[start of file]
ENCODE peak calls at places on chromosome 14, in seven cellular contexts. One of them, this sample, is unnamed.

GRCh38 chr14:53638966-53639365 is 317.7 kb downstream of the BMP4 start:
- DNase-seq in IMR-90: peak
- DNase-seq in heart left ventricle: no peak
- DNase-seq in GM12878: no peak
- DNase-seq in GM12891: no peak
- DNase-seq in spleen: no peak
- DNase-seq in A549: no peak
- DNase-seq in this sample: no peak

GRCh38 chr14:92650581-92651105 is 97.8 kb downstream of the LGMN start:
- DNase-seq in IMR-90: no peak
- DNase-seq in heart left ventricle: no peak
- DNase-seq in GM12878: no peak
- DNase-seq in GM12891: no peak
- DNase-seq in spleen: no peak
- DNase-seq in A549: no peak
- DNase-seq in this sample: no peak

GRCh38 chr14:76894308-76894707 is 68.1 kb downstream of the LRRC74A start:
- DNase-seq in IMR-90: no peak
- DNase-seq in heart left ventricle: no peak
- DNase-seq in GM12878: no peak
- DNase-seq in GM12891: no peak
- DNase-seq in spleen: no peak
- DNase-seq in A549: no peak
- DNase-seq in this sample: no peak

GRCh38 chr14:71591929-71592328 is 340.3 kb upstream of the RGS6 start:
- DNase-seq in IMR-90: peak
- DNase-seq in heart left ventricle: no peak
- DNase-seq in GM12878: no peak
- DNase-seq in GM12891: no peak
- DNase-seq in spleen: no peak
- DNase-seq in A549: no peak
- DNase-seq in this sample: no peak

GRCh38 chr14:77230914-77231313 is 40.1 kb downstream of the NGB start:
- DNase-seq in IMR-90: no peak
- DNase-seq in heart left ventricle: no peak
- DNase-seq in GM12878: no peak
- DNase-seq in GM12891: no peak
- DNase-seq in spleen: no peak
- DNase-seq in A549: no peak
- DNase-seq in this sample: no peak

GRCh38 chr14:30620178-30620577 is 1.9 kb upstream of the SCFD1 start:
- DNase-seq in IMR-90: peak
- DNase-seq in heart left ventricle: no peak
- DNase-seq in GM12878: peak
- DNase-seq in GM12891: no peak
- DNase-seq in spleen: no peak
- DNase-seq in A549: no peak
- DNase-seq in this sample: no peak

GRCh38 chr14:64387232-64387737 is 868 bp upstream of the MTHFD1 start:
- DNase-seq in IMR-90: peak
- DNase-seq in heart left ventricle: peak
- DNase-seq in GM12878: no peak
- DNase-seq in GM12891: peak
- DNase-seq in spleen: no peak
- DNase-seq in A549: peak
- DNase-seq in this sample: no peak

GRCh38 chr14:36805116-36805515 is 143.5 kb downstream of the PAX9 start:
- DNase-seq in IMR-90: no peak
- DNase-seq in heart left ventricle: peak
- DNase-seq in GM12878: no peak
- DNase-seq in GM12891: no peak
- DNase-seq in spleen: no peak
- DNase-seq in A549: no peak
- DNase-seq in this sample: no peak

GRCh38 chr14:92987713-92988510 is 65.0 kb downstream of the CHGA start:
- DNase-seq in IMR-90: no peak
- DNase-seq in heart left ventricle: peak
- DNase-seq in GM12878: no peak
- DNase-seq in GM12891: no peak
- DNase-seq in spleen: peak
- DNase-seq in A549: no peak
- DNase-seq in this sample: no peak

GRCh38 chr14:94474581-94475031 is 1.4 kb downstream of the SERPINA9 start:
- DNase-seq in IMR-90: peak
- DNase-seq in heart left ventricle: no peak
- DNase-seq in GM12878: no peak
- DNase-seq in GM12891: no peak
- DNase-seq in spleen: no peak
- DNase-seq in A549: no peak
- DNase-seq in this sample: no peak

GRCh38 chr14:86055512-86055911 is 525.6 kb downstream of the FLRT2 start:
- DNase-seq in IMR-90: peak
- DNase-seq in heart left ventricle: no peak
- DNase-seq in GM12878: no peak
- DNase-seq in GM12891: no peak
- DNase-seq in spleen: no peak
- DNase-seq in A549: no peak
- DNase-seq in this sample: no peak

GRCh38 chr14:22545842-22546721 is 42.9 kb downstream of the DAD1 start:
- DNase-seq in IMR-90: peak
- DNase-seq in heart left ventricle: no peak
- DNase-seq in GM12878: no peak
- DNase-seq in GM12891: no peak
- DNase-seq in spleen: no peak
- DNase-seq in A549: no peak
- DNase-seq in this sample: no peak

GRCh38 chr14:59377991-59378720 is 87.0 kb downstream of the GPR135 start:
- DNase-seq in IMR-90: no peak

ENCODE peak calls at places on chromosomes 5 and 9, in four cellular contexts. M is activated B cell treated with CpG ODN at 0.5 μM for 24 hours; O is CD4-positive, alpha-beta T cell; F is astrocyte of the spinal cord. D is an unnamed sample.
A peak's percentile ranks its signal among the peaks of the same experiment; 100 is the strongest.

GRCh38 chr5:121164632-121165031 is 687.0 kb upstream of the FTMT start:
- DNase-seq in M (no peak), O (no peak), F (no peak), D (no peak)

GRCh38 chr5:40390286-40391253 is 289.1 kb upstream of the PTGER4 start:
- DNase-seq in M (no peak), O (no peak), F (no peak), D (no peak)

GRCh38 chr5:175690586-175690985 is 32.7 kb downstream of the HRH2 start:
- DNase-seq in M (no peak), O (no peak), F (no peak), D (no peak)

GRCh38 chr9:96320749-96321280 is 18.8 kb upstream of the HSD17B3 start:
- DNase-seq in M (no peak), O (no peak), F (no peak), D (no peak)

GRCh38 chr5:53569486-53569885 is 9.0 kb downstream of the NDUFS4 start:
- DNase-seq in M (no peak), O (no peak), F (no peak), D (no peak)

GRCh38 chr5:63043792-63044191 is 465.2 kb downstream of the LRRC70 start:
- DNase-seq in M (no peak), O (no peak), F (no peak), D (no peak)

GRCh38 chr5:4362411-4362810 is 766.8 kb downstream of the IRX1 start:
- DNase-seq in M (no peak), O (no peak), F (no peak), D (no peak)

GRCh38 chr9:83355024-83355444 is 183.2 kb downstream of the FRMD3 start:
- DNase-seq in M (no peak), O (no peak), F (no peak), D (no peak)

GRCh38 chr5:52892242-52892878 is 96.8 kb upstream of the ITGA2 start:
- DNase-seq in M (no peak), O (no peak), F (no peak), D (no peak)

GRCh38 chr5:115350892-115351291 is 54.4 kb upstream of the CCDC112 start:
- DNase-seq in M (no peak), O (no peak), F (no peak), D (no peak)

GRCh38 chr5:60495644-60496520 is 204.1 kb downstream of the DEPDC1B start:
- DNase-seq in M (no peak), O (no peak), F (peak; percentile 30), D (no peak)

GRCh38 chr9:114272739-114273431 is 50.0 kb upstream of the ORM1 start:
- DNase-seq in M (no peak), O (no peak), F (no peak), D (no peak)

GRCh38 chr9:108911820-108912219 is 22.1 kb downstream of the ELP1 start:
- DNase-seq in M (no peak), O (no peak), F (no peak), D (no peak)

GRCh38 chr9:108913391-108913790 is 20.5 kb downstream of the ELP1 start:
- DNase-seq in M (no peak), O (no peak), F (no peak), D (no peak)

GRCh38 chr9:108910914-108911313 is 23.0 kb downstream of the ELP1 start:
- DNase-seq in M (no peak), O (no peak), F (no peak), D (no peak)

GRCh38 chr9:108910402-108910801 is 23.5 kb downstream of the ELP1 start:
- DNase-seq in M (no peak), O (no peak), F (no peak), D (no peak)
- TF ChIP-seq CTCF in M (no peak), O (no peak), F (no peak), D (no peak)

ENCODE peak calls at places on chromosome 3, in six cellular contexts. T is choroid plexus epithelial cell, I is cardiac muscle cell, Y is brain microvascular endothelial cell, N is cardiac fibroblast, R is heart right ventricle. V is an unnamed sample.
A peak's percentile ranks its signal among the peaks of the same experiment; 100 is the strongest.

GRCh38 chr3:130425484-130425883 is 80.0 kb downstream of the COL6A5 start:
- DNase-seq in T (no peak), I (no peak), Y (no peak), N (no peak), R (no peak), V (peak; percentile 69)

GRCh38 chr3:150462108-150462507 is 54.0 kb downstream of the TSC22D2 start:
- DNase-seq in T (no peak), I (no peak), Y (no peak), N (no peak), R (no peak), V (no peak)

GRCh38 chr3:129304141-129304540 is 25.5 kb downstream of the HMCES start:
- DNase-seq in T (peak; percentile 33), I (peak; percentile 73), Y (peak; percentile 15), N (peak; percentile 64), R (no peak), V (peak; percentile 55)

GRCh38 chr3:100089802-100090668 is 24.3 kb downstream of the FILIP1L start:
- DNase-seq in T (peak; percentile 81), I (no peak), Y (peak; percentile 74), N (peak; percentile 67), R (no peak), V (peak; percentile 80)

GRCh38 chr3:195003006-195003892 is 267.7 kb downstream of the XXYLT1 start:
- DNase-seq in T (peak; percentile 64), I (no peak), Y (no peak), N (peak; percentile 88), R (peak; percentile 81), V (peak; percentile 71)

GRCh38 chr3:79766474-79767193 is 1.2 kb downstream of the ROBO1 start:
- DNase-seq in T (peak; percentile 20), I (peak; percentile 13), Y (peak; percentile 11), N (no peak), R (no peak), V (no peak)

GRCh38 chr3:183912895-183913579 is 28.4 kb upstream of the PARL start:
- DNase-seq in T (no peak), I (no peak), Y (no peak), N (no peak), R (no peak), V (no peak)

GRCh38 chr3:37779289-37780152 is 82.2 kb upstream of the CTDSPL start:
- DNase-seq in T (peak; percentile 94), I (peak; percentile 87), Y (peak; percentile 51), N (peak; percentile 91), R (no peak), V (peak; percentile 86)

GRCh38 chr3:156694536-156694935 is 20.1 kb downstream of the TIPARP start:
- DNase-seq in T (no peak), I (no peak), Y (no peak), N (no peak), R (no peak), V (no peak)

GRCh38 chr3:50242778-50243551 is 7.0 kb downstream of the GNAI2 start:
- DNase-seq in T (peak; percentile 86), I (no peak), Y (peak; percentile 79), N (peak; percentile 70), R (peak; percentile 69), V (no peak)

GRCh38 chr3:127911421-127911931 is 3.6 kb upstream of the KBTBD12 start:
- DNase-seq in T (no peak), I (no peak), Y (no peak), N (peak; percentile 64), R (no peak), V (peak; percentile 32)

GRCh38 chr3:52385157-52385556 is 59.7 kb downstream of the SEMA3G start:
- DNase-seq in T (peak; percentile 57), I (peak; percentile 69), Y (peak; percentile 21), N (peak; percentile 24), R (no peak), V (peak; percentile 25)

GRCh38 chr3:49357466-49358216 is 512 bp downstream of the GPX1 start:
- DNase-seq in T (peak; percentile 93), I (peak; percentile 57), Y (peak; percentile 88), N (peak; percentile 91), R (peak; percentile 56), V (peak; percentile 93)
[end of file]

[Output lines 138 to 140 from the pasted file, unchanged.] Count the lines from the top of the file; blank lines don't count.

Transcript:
- DNase-seq in T (no peak), I (no peak), Y (no peak), N (no peak), R (no peak), V (peak; percentile 69)

GRCh38 chr3:150462108-150462507 is 54.0 kb downstream of the TSC22D2 start:
- DNase-seq in T (no peak), I (no peak), Y (no peak), N (no peak), R (no peak), V (no peak)